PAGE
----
Marin's dairy industry began here. Brothers Hugh, James,
Samuel, Alexander, and David Marshall showed up from the
East with cattle in the mid-1850s but folklore has it
that Clara Steele and a Miwok Indian got the local industry
started in 1852, when they milked a wild cow.
is still home to a couple of dairies - one of them organic-
although these days the hillsides are mostly just used
Hikers can enjoy Millerton Point, which
is about four miles north of Point Reyes Station and part
of Tomales Bay State Park. The walk out to the end along
Alan Sieroty Beach isn't long, but the point extends far
enough across Tomales Bay so as you can almost yell back
and forth with people in downtown Inverness. Atop a pole
not far from the parking is an osprey nest.
Further north is state-owned Marconi Conference
Center, sort of junior version of Asilomar in Pacific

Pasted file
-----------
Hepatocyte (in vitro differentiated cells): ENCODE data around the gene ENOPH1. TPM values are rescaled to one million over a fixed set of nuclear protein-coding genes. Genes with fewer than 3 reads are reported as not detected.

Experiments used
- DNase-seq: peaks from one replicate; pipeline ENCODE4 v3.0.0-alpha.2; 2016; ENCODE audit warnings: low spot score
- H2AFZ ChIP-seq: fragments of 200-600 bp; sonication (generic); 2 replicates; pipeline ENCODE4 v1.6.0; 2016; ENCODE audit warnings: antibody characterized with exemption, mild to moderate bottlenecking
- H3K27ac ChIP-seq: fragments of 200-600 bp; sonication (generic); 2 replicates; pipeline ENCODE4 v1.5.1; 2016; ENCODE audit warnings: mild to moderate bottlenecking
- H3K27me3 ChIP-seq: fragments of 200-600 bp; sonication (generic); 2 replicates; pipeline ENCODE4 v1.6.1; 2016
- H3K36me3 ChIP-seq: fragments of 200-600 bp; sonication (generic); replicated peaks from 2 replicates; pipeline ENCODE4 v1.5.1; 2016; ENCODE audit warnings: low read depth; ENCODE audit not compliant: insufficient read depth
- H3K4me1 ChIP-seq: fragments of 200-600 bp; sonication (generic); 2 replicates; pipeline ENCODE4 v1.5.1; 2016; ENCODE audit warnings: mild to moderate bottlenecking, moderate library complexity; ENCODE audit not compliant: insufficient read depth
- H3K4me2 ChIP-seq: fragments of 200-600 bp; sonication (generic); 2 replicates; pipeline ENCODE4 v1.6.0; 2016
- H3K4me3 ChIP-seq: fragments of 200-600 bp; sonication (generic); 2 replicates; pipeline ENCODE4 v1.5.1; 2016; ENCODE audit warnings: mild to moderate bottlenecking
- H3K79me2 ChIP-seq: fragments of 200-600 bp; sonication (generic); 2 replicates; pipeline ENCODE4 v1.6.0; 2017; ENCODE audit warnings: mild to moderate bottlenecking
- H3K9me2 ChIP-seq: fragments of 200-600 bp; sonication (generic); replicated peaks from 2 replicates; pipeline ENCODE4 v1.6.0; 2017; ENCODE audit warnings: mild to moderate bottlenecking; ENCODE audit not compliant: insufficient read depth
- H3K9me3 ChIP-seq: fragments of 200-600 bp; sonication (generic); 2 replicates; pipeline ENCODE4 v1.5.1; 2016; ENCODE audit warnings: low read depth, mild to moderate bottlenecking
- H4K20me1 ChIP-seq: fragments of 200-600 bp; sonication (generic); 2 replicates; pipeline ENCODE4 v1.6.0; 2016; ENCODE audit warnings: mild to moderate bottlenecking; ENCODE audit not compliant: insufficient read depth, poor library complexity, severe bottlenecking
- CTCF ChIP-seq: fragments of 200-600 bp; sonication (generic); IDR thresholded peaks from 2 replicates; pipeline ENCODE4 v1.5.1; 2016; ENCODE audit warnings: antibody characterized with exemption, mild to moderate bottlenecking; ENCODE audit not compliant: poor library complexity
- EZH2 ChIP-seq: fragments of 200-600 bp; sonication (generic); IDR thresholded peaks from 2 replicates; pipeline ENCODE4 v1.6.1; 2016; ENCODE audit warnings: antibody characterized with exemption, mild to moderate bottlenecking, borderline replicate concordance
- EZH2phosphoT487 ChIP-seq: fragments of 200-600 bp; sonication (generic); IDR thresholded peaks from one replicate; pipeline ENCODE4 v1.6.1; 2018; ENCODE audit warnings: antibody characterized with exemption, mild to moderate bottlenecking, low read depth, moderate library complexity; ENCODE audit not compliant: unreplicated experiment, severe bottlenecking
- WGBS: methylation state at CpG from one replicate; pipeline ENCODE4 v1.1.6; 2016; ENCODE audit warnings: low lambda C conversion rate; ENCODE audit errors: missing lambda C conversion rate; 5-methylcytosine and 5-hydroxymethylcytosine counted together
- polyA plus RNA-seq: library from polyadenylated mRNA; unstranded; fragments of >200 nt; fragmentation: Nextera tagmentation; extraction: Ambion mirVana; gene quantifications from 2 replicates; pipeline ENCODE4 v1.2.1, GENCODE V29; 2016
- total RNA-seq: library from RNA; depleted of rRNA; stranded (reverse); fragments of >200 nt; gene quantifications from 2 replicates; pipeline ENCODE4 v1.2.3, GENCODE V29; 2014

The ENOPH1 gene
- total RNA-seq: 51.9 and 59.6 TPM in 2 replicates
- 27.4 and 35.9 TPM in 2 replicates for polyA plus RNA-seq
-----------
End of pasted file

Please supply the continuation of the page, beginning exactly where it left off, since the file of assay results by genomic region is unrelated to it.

Grove that features a gorgeous (though empty) Mediterranean-style
hotel.Guglielmo Marconi, the father of wireless radio,
built the first trans-Pacific receiving station here in
1913; the 28-room hotel was meant to house workers. RCA
took over the site in 1920, followed decades later by
the cultish drug-and-alcohol rehab group Synanon, which
thrived there in 1970s before turning violent and collapsing.
Just north of Marconi uphill of the highway,
stands a small Miwok cemetery, the spare white crosses
sometimes draped in flowers.
has a boat launch, at county owned Miller Park about three
miles north of "downtown." North past that is
a string of dilapidated waterfront cabins, formerly a
Bohemian establishment known as Jensen's Oyster Co. but
now a ghost village owned by the National Park Service.
Nearby is the marshy delta of Walker Creek, which at sunset
looks webbed with quicksilver. The birds posing like alabaster
bottles are egrets.